THE CODIFICATION OF SPIRITISM
The education and experience that Rivail underwent during the years he spent at Yverdon primed him for the next stage in his life that would begin when he left the Institute and returned to France.Rivail settled in Paris in 1823, where over the period of the next thirty years he became a successful educational writer, publishing a total of 22 textbooks on French grammar, mathematics, and educational reform. He spoke Spanish and Italian fluently, was very knowledgeable in German, English and Dutch, and knew some Latin, Greek, and Gallic. He even translated a number of books into French.
From 1826 to 1834, he ran his own school, the Rivail Technical Institute, where teaching methods were based on those of Pestalozzi. There he taught chemistry, physics, mathematics, astronomy, comparative anatomy, and rhetoric. The school was closed in 1834 due to financial losses stemming from his uncle’s gambling habit. Two years prior, Rivail was married to Amelie Gabrielle Boudet, a writer, fine arts teacher, poet, and artist.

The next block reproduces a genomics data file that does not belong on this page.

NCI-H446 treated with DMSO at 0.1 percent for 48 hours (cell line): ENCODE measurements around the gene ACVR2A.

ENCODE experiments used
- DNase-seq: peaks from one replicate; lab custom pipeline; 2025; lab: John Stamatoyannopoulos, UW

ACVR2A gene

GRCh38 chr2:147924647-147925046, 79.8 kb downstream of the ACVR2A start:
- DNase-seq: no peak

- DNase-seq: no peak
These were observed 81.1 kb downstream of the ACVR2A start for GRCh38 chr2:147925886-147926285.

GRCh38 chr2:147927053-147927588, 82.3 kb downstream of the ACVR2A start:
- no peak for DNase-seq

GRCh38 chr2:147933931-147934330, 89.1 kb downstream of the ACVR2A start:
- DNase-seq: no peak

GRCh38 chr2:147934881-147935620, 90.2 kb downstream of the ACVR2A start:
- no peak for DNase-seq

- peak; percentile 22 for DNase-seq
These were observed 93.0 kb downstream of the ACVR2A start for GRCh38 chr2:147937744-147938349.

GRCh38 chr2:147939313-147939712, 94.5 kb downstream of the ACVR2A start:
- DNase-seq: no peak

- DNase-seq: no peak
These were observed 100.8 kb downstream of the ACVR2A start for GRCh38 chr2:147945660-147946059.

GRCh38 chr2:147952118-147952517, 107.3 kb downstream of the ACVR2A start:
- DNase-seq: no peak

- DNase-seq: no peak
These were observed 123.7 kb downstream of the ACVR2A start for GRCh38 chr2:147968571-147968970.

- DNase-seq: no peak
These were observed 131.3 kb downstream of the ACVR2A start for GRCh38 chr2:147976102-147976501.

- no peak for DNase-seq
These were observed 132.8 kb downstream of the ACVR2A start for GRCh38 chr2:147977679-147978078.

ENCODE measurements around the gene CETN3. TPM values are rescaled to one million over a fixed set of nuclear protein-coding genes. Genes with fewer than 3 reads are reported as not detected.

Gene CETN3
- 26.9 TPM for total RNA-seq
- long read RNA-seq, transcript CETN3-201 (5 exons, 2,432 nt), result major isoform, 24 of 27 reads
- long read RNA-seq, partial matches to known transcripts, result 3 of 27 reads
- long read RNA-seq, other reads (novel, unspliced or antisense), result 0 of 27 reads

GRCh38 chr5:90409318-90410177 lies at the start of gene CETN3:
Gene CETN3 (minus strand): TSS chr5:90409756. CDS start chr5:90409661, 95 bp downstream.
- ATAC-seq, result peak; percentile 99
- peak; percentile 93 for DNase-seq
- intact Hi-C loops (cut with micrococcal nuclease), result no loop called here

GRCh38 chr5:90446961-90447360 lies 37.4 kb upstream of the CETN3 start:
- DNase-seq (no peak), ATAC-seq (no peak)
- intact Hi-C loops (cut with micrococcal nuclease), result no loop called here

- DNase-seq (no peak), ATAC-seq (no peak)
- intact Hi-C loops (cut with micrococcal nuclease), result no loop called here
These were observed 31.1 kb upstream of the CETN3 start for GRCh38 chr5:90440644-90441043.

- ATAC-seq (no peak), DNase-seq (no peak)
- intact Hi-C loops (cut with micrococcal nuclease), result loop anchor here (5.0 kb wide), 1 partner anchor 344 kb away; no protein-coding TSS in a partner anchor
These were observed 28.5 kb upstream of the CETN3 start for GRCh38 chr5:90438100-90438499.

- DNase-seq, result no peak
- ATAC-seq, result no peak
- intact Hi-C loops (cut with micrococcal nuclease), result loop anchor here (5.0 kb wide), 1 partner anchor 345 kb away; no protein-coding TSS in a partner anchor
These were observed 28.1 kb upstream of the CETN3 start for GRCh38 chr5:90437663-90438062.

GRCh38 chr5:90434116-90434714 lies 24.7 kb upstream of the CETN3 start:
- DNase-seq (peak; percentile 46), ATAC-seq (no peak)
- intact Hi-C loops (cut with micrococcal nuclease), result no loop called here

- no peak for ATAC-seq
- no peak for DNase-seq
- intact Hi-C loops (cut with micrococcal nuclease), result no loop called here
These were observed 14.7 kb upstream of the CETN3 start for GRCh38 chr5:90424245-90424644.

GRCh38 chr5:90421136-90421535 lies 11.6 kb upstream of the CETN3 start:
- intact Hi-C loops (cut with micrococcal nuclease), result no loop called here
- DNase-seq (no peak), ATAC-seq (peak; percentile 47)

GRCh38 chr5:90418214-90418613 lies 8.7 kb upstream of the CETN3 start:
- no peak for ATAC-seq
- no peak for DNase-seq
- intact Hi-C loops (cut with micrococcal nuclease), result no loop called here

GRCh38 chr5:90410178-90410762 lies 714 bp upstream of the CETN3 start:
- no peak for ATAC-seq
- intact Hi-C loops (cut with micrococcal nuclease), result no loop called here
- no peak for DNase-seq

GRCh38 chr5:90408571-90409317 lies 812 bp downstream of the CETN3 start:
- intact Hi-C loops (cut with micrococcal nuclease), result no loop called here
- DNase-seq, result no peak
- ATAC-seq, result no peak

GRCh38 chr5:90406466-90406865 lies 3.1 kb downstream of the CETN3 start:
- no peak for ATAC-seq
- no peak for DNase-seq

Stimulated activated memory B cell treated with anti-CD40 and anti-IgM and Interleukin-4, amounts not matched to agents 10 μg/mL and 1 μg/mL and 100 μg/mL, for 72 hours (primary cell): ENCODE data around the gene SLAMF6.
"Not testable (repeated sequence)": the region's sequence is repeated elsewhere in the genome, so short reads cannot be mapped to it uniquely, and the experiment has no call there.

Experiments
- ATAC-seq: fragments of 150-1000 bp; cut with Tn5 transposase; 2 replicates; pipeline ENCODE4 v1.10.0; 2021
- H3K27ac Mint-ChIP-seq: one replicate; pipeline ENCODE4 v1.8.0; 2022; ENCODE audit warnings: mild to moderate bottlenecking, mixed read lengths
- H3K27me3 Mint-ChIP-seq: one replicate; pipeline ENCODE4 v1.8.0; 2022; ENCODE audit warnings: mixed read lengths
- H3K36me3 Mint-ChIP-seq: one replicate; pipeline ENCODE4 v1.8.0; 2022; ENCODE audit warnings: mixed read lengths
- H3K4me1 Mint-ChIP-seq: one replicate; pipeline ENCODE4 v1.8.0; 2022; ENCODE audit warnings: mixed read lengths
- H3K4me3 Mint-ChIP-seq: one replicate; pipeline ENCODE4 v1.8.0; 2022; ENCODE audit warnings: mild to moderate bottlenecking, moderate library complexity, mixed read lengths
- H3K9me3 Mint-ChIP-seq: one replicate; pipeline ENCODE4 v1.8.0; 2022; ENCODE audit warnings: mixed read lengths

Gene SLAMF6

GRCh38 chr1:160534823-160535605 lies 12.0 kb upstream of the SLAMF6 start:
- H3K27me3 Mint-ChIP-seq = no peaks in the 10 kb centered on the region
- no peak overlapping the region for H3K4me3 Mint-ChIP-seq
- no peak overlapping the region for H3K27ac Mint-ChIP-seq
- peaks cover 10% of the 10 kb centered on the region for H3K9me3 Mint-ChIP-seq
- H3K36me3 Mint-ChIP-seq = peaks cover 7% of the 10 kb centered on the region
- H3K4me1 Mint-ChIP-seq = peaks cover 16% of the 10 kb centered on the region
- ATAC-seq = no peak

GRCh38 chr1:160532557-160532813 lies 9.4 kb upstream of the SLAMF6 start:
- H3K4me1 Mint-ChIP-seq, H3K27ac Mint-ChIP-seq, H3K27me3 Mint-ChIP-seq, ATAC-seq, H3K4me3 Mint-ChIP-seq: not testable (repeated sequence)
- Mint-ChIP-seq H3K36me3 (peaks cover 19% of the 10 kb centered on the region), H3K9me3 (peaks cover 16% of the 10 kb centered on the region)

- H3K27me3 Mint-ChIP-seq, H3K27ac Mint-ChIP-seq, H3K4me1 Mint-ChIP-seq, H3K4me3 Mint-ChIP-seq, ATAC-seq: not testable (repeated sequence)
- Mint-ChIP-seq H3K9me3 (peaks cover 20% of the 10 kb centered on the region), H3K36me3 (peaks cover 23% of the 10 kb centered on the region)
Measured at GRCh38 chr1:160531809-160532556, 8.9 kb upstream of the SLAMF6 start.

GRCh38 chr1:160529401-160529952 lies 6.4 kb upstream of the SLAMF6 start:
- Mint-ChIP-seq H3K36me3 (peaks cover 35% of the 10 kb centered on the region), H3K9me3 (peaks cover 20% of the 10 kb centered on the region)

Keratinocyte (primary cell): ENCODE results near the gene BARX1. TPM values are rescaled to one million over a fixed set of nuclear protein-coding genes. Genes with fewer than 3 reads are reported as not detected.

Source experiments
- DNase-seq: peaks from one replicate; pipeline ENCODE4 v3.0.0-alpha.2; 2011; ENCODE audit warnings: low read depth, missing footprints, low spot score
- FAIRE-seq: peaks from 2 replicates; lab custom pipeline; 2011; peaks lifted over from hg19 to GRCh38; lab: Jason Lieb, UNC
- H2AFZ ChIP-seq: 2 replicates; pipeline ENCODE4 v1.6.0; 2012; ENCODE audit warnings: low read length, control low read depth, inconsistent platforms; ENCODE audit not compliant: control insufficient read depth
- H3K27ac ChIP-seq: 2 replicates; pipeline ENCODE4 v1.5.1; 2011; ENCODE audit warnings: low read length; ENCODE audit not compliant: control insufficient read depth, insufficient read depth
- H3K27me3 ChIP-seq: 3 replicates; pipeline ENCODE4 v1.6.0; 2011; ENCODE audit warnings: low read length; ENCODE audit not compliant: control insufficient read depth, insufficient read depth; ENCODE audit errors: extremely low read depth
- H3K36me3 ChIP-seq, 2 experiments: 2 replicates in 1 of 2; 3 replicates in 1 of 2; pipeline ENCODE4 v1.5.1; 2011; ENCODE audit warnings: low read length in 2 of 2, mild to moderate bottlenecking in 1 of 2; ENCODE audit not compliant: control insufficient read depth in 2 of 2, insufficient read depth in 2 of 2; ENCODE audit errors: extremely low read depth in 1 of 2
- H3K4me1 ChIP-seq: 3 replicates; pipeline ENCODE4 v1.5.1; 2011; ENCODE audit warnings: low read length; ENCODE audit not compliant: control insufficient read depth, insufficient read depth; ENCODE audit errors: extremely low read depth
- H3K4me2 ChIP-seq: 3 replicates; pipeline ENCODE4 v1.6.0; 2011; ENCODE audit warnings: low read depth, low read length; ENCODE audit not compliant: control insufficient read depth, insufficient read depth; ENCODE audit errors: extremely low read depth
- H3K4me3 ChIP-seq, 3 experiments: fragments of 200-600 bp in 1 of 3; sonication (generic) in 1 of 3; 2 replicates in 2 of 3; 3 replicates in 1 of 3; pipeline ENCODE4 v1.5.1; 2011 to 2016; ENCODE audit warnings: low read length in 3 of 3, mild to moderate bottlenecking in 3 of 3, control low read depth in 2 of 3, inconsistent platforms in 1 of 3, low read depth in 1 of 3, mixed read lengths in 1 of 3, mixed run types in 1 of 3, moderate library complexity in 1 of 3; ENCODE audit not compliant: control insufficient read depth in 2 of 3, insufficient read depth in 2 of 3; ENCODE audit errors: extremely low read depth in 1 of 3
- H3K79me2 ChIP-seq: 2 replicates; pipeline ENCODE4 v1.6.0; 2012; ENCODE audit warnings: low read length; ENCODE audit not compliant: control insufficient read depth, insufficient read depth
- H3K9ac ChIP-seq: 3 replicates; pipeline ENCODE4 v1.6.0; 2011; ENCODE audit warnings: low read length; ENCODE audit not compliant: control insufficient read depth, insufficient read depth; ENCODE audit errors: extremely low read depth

Following the school’s closing, Rivail and his wife lived on a modest income from work that Rivail did as an accountant, as well as the sale of his diverse works to the University of France. He and his wife also continued to tutor students with free private lessons in their home.
Despite his well developed and growing success in the educational arena, his pedagogical career was not his ultimate mission, as Kardec would discover in the years ahead. It was in 1854 that his life began to take a turn which would lead him to eventually become the codifier of Spiritism.